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Overdoses continue to drive sales for the Sackler family – accused of sparking the opioid crisis

A company owned by the Sackler family — widely blamed as one of the main initial drivers of the opioid epidemic — continues to reap sales from overseas overdoses, though a representative said the company does not profit from those sales.

The Sackler family, most famous for its ownership of the maker of OxyContin Purdue PharmaIt also owns the global pharmaceutical company Mundipharma. The company is pushing out an overdose antidote, a naloxone nasal spray called Nexoid.

“You’re in the business of selling drug addiction and overdoses, and now you’re in the business of selling drug addiction and overdose?” doctor. Andrew Kolodny, outspoken critic at Purdue University, The Associated Press in 2019. “That’s pretty clever, isn’t it?”

People from across the United States who have lost loved ones to the opioid epidemic thronged the Department of Justice in Washington, D.C. blaming the Sackler family and their company, Purdue Pharma, for the overdose deaths. (Michael Nigro/Pacific Press/LightRocket via Getty Images)

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A Mundipharma spokesperson confirmed that the company is not active in the US market.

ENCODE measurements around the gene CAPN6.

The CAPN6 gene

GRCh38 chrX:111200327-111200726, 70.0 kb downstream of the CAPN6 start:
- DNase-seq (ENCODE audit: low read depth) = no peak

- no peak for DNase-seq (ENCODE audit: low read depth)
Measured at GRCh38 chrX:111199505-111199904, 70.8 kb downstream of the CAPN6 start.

“Mundipharma distributes Nexoid in several countries, outside of the United States,” the spokesperson told Fox News. “It does not make any profit from such sales.”

A Fox News spokesperson also said that “it is known that our shareholders intend to sell Mundipharma within seven years” of Purdue bankruptcy plan become effective. “We have no further information or details to share at this time about any such sale.”

In 2019, a spokesperson for Mundipharma Europe told the Associated Press that medicines to reverse overdoses given as a nasal spray are important, given the dismal rate of overdose deaths.

“If they were trying to find a solution, they would distribute naloxone for free,” Stephen Wood, a fellow at Harvard Medical School’s Center for Bioethics, told the Associated Press. “They can use all that money they got on opioids to help support a program where they’re providing this life-saving drug.”